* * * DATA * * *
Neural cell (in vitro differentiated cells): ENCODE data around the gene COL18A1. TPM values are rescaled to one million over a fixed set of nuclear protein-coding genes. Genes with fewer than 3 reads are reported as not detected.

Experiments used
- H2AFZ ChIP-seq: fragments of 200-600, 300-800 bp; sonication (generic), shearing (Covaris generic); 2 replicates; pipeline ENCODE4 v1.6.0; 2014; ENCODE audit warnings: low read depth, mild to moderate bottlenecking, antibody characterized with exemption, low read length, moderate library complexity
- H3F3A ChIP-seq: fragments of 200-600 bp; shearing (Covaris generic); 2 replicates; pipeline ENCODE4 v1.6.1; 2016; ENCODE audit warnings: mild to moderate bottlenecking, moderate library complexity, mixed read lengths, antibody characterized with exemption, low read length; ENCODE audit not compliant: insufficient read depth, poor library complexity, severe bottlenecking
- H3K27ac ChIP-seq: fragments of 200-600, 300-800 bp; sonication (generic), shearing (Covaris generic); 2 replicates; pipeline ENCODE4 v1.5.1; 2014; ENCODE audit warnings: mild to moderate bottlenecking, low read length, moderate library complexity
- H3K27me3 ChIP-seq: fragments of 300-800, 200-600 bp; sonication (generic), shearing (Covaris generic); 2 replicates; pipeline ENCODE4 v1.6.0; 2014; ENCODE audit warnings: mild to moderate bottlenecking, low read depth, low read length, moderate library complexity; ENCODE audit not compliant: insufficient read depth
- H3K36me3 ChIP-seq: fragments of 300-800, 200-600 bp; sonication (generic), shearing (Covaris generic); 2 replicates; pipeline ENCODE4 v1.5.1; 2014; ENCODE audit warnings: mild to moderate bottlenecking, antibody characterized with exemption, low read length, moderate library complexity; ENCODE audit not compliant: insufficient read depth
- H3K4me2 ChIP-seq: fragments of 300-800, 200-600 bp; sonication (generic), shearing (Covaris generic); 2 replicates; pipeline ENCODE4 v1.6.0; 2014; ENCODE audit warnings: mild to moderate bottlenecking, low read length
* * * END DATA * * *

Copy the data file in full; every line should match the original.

Neural cell (in vitro differentiated cells): ENCODE data around the gene COL18A1. TPM values are rescaled to one million over a fixed set of nuclear protein-coding genes. Genes with fewer than 3 reads are reported as not detected.

Experiments used
- H2AFZ ChIP-seq: fragments of 200-600, 300-800 bp; sonication (generic), shearing (Covaris generic); 2 replicates; pipeline ENCODE4 v1.6.0; 2014; ENCODE audit warnings: low read depth, mild to moderate bottlenecking, antibody characterized with exemption, low read length, moderate library complexity
- H3F3A ChIP-seq: fragments of 200-600 bp; shearing (Covaris generic); 2 replicates; pipeline ENCODE4 v1.6.1; 2016; ENCODE audit warnings: mild to moderate bottlenecking, moderate library complexity, mixed read lengths, antibody characterized with exemption, low read length; ENCODE audit not compliant: insufficient read depth, poor library complexity, severe bottlenecking
- H3K27ac ChIP-seq: fragments of 200-600, 300-800 bp; sonication (generic), shearing (Covaris generic); 2 replicates; pipeline ENCODE4 v1.5.1; 2014; ENCODE audit warnings: mild to moderate bottlenecking, low read length, moderate library complexity
- H3K27me3 ChIP-seq: fragments of 300-800, 200-600 bp; sonication (generic), shearing (Covaris generic); 2 replicates; pipeline ENCODE4 v1.6.0; 2014; ENCODE audit warnings: mild to moderate bottlenecking, low read depth, low read length, moderate library complexity; ENCODE audit not compliant: insufficient read depth
- H3K36me3 ChIP-seq: fragments of 300-800, 200-600 bp; sonication (generic), shearing (Covaris generic); 2 replicates; pipeline ENCODE4 v1.5.1; 2014; ENCODE audit warnings: mild to moderate bottlenecking, antibody characterized with exemption, low read length, moderate library complexity; ENCODE audit not compliant: insufficient read depth
- H3K4me2 ChIP-seq: fragments of 300-800, 200-600 bp; sonication (generic), shearing (Covaris generic); 2 replicates; pipeline ENCODE4 v1.6.0; 2014; ENCODE audit warnings: mild to moderate bottlenecking, low read length